In addition to the other advantages, using a single display and a single power source for a variety of devices at a single donor station reduces the overall weight associated with the equipment for a single donor station. Weight reduction is especially valuable for operators that have mobile blood drives.

The single-display arrangement may be employed to ease the transition when a device is switched out or upgraded. Using consistent formats makes it easier for the operator to learn how to use the new device.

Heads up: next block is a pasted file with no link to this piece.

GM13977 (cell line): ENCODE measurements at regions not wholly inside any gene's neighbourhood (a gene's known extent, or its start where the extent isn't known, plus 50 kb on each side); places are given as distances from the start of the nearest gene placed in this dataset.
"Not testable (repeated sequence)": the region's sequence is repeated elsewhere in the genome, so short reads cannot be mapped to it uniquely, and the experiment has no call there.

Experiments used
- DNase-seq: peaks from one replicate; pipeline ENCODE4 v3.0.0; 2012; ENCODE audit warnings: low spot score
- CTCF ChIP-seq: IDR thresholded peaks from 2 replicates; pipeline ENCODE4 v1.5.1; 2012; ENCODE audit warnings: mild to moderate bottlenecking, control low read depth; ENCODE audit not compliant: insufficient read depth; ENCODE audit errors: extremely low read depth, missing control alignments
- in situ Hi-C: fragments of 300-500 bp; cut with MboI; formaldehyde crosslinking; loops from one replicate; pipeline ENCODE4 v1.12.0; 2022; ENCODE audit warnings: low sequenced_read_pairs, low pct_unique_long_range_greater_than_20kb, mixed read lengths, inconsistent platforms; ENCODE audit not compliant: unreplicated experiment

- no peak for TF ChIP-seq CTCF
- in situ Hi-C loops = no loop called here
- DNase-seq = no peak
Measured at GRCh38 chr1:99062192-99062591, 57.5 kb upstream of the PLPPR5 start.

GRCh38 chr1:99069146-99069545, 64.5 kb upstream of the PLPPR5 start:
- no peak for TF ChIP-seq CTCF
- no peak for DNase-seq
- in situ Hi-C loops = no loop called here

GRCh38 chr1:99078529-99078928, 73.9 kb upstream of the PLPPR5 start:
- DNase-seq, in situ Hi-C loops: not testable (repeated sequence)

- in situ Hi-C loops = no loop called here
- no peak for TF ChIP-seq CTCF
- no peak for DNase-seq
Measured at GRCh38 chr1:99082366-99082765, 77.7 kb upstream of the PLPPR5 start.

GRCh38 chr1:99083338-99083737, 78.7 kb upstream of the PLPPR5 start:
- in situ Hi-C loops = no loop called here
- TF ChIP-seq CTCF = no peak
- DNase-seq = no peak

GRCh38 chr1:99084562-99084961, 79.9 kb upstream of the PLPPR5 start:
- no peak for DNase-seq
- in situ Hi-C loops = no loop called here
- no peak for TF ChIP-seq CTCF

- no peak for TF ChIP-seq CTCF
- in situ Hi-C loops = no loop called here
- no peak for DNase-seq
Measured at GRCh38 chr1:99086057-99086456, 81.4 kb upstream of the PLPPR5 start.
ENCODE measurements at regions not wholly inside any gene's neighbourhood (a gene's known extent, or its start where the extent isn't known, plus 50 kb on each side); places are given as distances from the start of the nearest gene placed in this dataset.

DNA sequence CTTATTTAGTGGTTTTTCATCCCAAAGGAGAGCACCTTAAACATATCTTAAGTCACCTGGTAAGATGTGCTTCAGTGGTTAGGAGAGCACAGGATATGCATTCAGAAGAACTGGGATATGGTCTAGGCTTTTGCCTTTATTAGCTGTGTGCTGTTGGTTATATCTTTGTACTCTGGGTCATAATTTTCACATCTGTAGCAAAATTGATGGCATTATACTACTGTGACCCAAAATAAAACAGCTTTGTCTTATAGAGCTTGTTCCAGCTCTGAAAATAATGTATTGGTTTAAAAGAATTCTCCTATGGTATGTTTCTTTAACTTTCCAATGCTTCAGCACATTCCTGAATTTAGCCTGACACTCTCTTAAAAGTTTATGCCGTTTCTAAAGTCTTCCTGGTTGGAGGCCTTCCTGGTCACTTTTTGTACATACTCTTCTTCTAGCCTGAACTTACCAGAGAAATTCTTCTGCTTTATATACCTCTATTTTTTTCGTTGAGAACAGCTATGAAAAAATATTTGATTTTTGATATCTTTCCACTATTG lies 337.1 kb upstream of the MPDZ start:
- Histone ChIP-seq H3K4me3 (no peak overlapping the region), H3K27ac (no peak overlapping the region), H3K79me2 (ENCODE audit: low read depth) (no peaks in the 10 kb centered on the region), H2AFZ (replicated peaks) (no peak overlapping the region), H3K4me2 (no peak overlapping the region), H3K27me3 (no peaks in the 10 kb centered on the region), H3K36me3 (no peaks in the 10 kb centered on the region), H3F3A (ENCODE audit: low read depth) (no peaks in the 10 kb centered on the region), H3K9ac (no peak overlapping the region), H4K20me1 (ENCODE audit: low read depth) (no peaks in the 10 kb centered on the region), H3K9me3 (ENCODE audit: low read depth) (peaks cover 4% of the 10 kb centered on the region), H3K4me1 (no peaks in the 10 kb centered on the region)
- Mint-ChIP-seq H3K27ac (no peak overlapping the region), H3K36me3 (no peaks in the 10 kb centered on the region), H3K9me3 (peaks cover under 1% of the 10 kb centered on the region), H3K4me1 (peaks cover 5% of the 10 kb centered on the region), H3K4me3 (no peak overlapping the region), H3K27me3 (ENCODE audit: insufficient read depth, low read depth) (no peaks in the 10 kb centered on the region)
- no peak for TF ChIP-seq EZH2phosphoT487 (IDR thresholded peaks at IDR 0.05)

The controller 106 may be configured to operate with a various different types of blood-processing apparatuses 112. The operating environment of the controller may 106 be configured to a common standard. As such, although specific processes within a blood-processing apparatus 112 may change, the format for performing a (i) blood-component separation such as platelet apheresis, red-blood cell apheresis, double red-blood cell apheresis, red-blood cell and plasma apheresis, and a plasma apheresis; as well as (ii) whole-blood collection does not have to change from process to process. Similarly, interfaces and control sequences for other blood-processing apparatus 112, such as blood shakers and mixers may be maintained.